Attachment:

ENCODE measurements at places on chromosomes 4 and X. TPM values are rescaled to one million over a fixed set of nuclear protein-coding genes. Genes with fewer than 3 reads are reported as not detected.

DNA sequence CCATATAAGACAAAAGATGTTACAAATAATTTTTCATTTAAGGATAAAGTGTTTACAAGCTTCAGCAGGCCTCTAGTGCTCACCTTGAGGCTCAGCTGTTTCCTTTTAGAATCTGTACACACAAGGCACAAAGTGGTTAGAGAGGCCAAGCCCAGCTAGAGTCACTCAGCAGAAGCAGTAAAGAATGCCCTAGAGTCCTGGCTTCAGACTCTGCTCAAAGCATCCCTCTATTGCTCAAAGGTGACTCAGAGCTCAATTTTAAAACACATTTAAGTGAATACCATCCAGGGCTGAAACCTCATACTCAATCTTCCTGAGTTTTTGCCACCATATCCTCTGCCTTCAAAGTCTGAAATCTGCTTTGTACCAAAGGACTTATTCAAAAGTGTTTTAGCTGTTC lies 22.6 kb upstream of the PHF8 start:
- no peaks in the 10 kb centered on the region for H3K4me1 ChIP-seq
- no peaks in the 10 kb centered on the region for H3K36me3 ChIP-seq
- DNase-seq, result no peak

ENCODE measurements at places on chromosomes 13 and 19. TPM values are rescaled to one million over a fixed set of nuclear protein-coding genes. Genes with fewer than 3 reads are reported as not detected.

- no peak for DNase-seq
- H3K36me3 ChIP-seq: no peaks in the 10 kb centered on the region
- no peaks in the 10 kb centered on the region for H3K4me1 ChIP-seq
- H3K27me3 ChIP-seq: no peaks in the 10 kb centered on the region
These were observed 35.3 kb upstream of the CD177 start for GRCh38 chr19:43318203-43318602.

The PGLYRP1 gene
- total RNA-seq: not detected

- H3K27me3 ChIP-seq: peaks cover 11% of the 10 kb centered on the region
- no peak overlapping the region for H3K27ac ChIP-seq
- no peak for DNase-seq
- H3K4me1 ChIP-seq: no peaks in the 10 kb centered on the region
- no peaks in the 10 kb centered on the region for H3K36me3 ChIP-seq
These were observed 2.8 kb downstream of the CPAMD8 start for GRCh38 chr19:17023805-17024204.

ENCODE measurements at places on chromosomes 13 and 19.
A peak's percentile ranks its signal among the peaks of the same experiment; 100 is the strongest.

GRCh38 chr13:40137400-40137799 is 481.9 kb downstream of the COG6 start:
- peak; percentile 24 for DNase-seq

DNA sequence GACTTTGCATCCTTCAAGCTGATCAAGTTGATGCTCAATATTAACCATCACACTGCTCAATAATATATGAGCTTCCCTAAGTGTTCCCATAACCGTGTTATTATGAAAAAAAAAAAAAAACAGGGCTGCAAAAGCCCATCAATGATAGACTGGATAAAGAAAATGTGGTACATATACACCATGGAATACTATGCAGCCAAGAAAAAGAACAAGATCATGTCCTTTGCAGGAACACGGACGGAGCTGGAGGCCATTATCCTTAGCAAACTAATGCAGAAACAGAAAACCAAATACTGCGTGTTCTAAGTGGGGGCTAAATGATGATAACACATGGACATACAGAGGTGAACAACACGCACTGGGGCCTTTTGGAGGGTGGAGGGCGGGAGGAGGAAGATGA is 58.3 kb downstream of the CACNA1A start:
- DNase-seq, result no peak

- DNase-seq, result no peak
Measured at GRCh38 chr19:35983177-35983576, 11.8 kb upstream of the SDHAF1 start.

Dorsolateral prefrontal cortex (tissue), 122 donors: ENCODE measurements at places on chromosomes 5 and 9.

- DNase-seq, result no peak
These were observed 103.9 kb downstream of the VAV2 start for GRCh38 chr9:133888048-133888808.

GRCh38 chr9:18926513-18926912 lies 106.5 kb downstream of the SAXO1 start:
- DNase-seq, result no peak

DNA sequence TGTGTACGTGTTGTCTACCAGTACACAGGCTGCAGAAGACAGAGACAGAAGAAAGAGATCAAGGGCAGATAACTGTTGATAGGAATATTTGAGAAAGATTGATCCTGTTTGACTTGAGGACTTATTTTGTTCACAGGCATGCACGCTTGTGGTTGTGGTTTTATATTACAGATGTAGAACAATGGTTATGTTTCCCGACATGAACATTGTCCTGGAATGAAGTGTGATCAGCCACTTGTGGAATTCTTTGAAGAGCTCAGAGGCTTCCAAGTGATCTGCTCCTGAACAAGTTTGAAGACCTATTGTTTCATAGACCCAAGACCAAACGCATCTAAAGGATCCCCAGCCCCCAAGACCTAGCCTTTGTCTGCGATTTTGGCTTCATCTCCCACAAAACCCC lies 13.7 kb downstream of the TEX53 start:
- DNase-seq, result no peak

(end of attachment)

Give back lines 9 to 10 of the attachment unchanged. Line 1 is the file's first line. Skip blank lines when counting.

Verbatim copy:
- no peaks in the 10 kb centered on the region for H3K4me1 ChIP-seq
- H3K27me3 ChIP-seq: no peaks in the 10 kb centered on the region